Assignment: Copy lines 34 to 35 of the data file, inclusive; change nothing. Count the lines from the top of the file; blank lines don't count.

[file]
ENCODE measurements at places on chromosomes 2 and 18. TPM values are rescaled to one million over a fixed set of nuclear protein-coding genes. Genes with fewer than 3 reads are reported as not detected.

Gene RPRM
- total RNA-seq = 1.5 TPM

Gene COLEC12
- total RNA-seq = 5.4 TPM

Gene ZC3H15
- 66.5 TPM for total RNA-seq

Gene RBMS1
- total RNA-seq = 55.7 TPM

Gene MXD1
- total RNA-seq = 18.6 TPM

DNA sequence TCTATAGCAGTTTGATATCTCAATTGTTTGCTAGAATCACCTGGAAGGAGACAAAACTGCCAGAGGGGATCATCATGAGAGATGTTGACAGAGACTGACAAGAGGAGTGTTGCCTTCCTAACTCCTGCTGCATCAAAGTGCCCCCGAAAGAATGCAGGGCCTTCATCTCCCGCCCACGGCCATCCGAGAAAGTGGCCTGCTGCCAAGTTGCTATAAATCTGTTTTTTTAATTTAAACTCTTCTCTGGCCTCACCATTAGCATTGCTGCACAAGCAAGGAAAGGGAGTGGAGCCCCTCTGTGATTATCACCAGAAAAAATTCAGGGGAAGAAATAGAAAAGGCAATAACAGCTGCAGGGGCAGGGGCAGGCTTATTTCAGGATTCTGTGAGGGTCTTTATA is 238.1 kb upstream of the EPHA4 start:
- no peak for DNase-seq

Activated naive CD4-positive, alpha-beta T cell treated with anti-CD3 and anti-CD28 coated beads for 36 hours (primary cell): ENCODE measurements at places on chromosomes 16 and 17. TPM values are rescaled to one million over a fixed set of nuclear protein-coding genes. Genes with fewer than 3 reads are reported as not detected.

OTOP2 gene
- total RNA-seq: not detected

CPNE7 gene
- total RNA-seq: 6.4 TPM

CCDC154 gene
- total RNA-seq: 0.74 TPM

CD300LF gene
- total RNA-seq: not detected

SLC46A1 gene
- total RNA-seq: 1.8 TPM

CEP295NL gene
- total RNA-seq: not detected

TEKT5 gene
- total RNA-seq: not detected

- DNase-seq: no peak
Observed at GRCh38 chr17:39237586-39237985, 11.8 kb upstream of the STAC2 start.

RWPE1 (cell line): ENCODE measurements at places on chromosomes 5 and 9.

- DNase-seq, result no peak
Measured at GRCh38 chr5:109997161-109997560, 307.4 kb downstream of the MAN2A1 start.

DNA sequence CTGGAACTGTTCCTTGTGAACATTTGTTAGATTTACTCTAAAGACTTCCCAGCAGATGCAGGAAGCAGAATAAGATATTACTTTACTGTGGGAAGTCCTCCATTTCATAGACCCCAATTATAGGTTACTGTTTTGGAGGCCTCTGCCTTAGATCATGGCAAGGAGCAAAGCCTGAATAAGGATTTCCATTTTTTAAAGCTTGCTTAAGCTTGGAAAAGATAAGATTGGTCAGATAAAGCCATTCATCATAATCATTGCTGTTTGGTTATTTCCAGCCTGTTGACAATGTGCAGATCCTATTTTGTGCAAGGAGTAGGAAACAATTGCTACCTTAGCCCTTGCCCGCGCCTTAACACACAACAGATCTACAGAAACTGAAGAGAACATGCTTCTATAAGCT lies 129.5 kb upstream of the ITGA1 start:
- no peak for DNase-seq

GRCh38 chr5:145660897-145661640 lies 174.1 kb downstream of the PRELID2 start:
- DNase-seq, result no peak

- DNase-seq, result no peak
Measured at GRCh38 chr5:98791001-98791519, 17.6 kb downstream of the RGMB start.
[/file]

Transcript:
DNA sequence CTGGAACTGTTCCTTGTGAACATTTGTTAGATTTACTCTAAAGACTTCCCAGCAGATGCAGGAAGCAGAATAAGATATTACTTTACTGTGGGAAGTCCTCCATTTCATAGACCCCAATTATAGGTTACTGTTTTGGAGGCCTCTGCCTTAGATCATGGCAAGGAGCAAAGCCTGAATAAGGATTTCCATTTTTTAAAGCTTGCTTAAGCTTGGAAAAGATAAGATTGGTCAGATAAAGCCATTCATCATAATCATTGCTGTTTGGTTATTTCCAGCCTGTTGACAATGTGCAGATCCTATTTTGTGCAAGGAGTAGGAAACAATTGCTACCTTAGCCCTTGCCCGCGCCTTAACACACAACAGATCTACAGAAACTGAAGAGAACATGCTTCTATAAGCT lies 129.5 kb upstream of the ITGA1 start:
- no peak for DNase-seq